DOWNEY - It's been a while since an article appeared in the Harvard Business Review about the communication process. It has become a classic.For any effective communication to take place, it said, three requirements have to be met: first, the speaker has to speak clearly and in a voice loud enough to be heard. Secondly, care must be taken to have one's message well-articulated, leaving no room for ambiguity. Thirdly, we must make sure the listener hears and understands the object of our speech. There's no more ideal setting than at City Council meetings where the workings of the communication process as defined above can be observed. Remember, the meetings provide a wonderful opportunity for both holders of public office and those who must speak in public to use their speaking skills to achieve certain ends. And because they engage in discourse that affects the quality of life in the city, these people are held to higher standards than usual. When a department head or staff makes a presentation, it is clear that they're there to explain as carefully and as fully and as distinctly as they can what there is to explain-both for the benefit of the Council and the public. As a matter of common sense, this is a no-brainer. What's the use of making a presentation when, even with a microphone, the presenter can barely be heard? And as a rhetorical tool, isn't one supposed to develop a good, strong voice to make sure you get your point across? (You get extra points for a sonorous voice). OK, the members of the City Council, presumably after doing their homework, first listen, then they ask questions, then they vote. But at bottom theirs are speaking roles. As elected officials, they advocate for their constituents' concerns. They discuss budget line items. They argue about certain provisions of this or that proposed resolution or ordinance. Indeed, it is their business to talk. It is their duty to persuade. But it is also, so as not to unnecessarily waste the audience's time, their duty to be brief, to address the issue head on and not digress, not ramble. The Council has important, and substantial, business enough to take care of, that meetings should be done with dispatch. (If you want to see how a meeting ought to be conducted, go to any Downey Unified School District board meeting, and you'll see what I mean.) Some successful CEOs have been known even to conduct their meetings standing up. They'll do anything to speed up their sessions, so they can get on with their work, with their routines, with their lives. The listening public raise their voices to be heard, too. Usually, they complain about this or that issue. At times they want some action to be done, for their or their neighbors' benefit. Often, their presentations suffer from lack of organization, proper emphasis, force. Why is the political landscape filled with lawyers? Because of their training in logic, in the law, in rhetoric! They are expert at preparing a brief, they took pains to learn how to speak! (If their diction is not up to par, or if their delivery leaves something to be desired, they work on it. It's the same with Demosthenes, or Cicero, or Lincoln. It took them years to hone their speaking skills). OK, we'll never be like them. But at least we, every last one of us, should try to improve our speech (OK, rhetorical) skills. It's not impossible. It's a joy to see and hear holders of public office, or those who must speak in public, with a modicum of these speech skills. There's a whole range of them, with each latticed with a host of syntactical and stylistic nuances. For my money, it's well worth the effort to look them up or brush them up. Then perhaps attending the meetings at City Hall can be fun.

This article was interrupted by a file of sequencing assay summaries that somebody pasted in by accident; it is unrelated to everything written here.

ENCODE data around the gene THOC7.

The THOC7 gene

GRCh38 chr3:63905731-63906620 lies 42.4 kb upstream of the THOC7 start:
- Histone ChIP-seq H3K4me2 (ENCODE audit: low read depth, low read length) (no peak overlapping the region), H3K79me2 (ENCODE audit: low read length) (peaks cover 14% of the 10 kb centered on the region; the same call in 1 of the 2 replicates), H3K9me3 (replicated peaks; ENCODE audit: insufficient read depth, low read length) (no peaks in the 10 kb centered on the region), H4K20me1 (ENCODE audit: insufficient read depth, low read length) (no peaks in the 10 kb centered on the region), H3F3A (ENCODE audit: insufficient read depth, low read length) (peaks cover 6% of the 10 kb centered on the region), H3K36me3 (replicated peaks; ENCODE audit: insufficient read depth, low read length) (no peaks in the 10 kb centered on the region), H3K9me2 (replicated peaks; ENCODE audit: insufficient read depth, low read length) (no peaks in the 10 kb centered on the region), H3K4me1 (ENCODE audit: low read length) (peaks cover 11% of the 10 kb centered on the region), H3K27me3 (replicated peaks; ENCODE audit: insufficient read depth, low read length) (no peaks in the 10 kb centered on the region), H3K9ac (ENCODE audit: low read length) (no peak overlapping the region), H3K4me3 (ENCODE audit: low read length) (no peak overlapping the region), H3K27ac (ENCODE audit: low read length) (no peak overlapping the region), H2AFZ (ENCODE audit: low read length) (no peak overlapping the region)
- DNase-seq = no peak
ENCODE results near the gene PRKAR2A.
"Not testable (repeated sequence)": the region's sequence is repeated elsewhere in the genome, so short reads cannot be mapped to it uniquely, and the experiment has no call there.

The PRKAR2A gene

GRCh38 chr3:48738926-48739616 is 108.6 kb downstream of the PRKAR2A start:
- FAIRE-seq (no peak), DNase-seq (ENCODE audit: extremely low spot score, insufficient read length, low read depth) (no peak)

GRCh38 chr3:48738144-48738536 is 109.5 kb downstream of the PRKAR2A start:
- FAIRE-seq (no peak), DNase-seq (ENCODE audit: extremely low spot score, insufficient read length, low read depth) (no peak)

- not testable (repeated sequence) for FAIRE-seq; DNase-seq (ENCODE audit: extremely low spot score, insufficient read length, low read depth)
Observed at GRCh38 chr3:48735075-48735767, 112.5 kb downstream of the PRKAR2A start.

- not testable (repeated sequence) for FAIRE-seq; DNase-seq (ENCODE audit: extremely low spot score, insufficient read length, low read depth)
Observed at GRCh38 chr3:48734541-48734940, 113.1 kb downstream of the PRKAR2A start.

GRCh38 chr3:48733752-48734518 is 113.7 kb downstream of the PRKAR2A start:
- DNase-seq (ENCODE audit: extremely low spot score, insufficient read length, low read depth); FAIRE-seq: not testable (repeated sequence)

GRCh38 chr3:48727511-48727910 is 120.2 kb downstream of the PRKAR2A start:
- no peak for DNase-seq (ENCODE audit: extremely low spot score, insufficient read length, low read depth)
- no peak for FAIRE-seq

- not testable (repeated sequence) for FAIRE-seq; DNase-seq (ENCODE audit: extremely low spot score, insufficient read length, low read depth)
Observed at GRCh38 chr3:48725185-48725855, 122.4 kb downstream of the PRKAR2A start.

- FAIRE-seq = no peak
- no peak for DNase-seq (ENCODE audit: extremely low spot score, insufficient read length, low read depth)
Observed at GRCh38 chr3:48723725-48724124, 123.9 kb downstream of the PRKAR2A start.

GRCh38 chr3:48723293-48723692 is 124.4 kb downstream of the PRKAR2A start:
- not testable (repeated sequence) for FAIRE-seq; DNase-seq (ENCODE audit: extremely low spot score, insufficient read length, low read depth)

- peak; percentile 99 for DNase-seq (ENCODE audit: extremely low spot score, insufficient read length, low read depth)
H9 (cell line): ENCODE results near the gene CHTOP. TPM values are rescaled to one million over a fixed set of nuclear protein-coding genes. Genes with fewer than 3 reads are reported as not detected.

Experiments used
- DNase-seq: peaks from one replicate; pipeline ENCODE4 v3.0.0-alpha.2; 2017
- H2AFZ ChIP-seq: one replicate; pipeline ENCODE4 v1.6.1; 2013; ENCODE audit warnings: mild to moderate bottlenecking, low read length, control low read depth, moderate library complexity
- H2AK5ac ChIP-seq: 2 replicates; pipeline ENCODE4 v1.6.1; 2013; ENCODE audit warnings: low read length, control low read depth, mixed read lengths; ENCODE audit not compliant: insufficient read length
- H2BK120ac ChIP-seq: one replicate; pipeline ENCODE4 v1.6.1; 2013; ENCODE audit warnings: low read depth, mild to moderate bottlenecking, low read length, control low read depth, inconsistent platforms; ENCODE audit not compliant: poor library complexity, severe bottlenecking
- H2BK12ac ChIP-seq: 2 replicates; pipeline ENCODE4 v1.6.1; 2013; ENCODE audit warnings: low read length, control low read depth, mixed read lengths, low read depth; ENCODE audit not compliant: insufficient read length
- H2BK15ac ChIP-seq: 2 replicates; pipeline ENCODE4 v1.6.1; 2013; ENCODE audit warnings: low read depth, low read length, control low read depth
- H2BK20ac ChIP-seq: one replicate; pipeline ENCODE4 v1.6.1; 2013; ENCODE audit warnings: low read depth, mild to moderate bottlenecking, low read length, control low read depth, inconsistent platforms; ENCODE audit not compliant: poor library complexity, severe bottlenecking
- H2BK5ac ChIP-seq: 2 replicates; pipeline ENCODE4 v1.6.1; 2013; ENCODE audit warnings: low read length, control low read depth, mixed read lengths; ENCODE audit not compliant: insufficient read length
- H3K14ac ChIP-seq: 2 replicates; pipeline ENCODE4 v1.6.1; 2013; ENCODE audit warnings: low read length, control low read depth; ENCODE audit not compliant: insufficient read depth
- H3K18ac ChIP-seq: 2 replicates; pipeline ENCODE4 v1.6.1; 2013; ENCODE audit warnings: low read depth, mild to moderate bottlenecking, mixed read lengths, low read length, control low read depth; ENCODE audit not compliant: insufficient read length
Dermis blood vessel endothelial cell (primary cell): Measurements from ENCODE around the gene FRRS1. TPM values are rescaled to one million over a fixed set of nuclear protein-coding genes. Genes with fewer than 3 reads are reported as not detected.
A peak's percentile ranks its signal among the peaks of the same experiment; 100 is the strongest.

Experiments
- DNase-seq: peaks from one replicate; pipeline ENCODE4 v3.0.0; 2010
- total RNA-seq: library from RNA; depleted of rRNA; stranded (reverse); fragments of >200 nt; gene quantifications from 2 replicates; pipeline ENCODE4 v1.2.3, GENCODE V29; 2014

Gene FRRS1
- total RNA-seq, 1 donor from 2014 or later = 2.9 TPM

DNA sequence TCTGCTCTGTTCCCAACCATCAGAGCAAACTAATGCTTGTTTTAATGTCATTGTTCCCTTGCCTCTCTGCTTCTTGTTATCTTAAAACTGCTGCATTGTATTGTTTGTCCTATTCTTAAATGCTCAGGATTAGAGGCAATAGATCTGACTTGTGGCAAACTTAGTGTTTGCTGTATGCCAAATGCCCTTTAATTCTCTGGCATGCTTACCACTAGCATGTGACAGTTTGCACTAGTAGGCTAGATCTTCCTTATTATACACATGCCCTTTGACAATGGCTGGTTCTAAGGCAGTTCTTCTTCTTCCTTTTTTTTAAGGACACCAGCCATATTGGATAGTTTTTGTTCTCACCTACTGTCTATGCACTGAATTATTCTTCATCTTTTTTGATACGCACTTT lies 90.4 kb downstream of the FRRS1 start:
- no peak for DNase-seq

********** Published: April 17, 2009 - Volume 7 - Issue 52